Think of John the Baptist as Jack the Dipper.
We have grown so accustomed to the figure of John the Baptist, it may help to translate his name afresh, for in the eyes of his contemporaries he and his activity were anything but customary. At a time when prophets were thought to have been a thing of the distant past, along comes this strange man calling his fellow Israelites to repentance and inviting them to symbolize this renewed commitment by getting dunked in the River Jordan. This was not business as usual, as if a religious functionary were involving people in a familiar ritual. This is a prophet doing once again what prophets did in the past, operating with an attention-getting symbolic action—like Jeremiah smashing a jug to illustrate the fate of Israel (Jer 19).
Some scholars understand John's immersion ritual as a unique appropriation of a ritual used as a rite of passage for converts to the community of Israel. For the proselyte, the meaning would have been this: as a sign of your decision to join this community which passed through the waters of the Red Sea, now you pass through these waters. John's new meaning: my fellow Israelites, as a sign of your repentance and rededication to our covenant life with God, come forward and signify your fresh start by submitting to the rite we use for Gentile converts.
As Jew addressing fellow Jews, the Baptist is calling them to renewal of their Mosaic faith, living the Torah, and also preparing them for someone he calls “one mightier than I,” who is going to offer an even more radical renewal through immersion in nothing less than the Spirit of God. In a few deft strokes, Mark provides just the details we need to put into focus this curious man and his actions.
Our author sets the stage with a multiple reference to the Hebrew prophets:
As it is written in Isaiah the prophet:
“Behold, I am sending my messenger ahead of you;
he will prepare your way.
A voice of one crying out in the desert:
‘Prepare the way of the Lord,
make straight his paths'’” (Mark 1:2-3).
What Mark has given us is really a mix—first of Mal 3:1 and then Is 40:3. The combination is a bold stroke of interpretation. The “messenger” in the context of Malachi (whose very name means “my messenger”) is later identified in Verse 23 as Elijah come again. And the drift of this last chapter of the last Hebrew prophet is that Elijah will come to call God's people to repentance. What people need to convert from is set forth clearly:
I will be swift to bear witness
against … those who defraud the hired man of his wages,
against those who defraud widows and orphans;
those who turn aside the stranger" (Mal 3:5).
The bold interpretation is that John the Baptizer is here to be understood as Malachi's messenger of God. Not only is the Baptizer preaching the conversion portrayed in Malachi 3, he is even dressed in the manner of Elijah as described in 2 Kings 1:8, that is, “with a leather belt around his waist.”
The second part of the quotation is also a fresh application of the ancient Scriptures. The reference to the voice crying in the desert, “Prepare the way,” comes from the part of Isaiah we hear this Sunday in the First Reading. When Isaiah first used the phrase, “the way of the Lord” was a way of speaking of the return to Judah from the Babylonian Exile that the Lord Yhwh was about to make happen in the late sixth century BCE. Once the line from Malachi is applied to the Baptist, Isaiah's “voice of one crying out in the desert” applies to John as well. As a consequence, “The Lord,” a name for God in Isaiah's context, becomes in Mark's usage a reference to Jesus confessed as Lord, with post-Easter perspective.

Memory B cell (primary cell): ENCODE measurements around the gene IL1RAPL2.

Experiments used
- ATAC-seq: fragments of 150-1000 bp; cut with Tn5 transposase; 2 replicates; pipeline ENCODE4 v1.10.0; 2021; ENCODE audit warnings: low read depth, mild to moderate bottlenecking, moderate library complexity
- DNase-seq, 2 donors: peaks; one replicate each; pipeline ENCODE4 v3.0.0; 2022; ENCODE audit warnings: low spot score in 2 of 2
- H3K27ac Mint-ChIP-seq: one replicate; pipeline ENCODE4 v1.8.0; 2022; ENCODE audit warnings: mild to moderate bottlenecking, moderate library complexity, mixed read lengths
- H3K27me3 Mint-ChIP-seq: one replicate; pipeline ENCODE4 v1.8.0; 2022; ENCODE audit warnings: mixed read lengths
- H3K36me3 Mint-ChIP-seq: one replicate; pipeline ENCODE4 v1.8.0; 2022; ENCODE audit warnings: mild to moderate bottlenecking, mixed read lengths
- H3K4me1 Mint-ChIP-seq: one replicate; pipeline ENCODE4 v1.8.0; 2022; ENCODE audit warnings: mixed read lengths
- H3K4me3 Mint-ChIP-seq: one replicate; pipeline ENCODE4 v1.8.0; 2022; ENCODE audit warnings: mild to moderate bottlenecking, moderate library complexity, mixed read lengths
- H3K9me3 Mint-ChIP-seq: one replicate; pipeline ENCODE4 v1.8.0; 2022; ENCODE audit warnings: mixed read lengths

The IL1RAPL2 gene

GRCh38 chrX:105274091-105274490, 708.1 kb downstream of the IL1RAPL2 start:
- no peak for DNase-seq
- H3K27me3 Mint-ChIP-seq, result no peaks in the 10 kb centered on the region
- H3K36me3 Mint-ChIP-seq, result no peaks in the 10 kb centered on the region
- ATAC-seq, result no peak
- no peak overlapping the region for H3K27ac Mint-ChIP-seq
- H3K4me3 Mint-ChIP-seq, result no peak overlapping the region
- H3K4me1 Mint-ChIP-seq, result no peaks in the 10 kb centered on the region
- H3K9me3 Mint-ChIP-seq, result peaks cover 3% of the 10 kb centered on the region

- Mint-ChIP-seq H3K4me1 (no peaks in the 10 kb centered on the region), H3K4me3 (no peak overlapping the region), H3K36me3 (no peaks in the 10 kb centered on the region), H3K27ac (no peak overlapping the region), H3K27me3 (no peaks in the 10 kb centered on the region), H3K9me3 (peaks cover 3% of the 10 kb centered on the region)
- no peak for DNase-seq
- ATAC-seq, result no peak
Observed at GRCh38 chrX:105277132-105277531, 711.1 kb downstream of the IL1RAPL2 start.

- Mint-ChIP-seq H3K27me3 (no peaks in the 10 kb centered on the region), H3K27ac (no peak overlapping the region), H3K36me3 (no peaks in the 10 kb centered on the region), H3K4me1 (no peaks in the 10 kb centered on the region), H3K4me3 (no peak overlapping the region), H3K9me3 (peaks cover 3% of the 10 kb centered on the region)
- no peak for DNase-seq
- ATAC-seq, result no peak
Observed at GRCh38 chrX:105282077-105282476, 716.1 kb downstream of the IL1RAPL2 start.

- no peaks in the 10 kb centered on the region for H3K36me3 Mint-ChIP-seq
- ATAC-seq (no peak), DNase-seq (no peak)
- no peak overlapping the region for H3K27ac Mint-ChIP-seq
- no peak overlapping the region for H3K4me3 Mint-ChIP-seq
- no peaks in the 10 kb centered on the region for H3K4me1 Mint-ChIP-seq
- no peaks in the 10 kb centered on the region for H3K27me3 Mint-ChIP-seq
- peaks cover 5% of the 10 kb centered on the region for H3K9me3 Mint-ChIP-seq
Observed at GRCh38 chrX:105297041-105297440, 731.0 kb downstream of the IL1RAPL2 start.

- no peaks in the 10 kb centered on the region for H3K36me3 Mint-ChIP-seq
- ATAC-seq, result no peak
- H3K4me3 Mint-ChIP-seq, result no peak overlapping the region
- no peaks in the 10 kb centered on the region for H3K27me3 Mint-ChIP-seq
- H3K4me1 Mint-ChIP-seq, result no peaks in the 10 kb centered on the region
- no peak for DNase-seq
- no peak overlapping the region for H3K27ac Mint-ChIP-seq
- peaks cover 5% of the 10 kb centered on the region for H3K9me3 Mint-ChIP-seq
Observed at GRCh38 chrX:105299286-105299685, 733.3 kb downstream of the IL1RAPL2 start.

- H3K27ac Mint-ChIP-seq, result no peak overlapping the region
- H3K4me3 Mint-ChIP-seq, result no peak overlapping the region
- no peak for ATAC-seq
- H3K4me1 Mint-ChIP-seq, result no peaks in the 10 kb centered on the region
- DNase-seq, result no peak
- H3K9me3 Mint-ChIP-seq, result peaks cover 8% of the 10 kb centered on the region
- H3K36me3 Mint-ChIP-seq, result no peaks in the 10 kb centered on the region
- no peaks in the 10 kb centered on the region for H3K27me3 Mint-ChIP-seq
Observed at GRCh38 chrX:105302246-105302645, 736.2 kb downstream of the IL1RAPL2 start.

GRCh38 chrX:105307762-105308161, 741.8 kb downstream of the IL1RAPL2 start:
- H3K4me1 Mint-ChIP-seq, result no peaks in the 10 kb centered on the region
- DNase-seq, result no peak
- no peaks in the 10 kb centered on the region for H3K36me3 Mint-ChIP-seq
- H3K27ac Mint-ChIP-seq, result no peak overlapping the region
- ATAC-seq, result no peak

These initial verses of Mark provide a good example of how the early Christians read their Hebrew Bible. Their experience of the God of Israel present and active in Jesus of Nazareth allows them to use the words of the prophets in ways that go far beyond Isaiah's and Malachi's wildest dreams. Malachi's long-awaited “day” of judgment begins to unfold with the coming of Jesus. And if Isaiah could speak of the homecoming from the Exile in Babylon as a second Exodus, what begins to unfold in the life, death, and resurrection of Jesus is a fuller, deeper Exodus led by the same Lord of hosts.
The report of the Baptist's preaching may seem overly brief, but heard against that same Hebrew Bible it says quite enough: “I have baptized you with water; he will baptize you with the Holy Spirit.” The promise of a drenching in the divine Spirit evokes a number of prophetic oracles (for example, Is 44:3; Joel 3:1), but the richest background is probably Ezek 36:25-27:
In this masterful introduction to his Gospel, Mark is setting us up for good news and bad news. The bad news is that there is a profound need for God's chosen (then, the Israelites; now, all of us who claim the heritage of Israel) to repent, and that someone is going to get killed in the process—first John, then Jesus, then many other disciples. The good news is that the advent of Jesus really does offer the purifying and energizing gift of the Spirit, working a continuing conversion and spiritual Exodus to the extent we respond to this coming of Jesus in a decisive faith—fearing God, being just to the hired person, meeting the needs of the widow and orphan, and turning the hearts of fathers to their children and children to their fathers (Mal 3).
I will sprinkle clean water upon you to cleanse you from all your impurities, and from all your idols I will cleanse you. I will give you a new heart and place a new spirit within you, taking from your bodies your stony hearts and giving you natural hearts. I will put my spirit within you and make you live by my statutes.